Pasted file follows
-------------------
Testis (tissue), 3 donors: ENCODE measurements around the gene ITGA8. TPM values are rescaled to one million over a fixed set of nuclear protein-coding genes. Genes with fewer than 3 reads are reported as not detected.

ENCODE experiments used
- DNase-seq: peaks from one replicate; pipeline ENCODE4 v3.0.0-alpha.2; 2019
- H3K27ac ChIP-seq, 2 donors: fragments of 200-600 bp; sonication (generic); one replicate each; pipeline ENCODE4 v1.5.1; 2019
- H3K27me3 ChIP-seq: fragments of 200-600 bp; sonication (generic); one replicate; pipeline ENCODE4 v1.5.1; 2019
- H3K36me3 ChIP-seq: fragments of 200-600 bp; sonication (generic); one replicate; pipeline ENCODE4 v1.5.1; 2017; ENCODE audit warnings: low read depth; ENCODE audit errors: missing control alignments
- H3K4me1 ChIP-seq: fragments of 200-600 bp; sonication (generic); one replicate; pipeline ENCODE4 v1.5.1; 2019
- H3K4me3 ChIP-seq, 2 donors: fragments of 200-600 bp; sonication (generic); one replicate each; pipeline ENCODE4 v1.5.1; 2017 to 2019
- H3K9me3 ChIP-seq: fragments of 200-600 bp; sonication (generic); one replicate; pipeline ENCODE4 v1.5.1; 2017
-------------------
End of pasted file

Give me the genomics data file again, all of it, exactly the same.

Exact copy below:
Testis (tissue), 3 donors: ENCODE measurements around the gene ITGA8. TPM values are rescaled to one million over a fixed set of nuclear protein-coding genes. Genes with fewer than 3 reads are reported as not detected.

ENCODE experiments used
- DNase-seq: peaks from one replicate; pipeline ENCODE4 v3.0.0-alpha.2; 2019
- H3K27ac ChIP-seq, 2 donors: fragments of 200-600 bp; sonication (generic); one replicate each; pipeline ENCODE4 v1.5.1; 2019
- H3K27me3 ChIP-seq: fragments of 200-600 bp; sonication (generic); one replicate; pipeline ENCODE4 v1.5.1; 2019
- H3K36me3 ChIP-seq: fragments of 200-600 bp; sonication (generic); one replicate; pipeline ENCODE4 v1.5.1; 2017; ENCODE audit warnings: low read depth; ENCODE audit errors: missing control alignments
- H3K4me1 ChIP-seq: fragments of 200-600 bp; sonication (generic); one replicate; pipeline ENCODE4 v1.5.1; 2019
- H3K4me3 ChIP-seq, 2 donors: fragments of 200-600 bp; sonication (generic); one replicate each; pipeline ENCODE4 v1.5.1; 2017 to 2019
- H3K9me3 ChIP-seq: fragments of 200-600 bp; sonication (generic); one replicate; pipeline ENCODE4 v1.5.1; 2017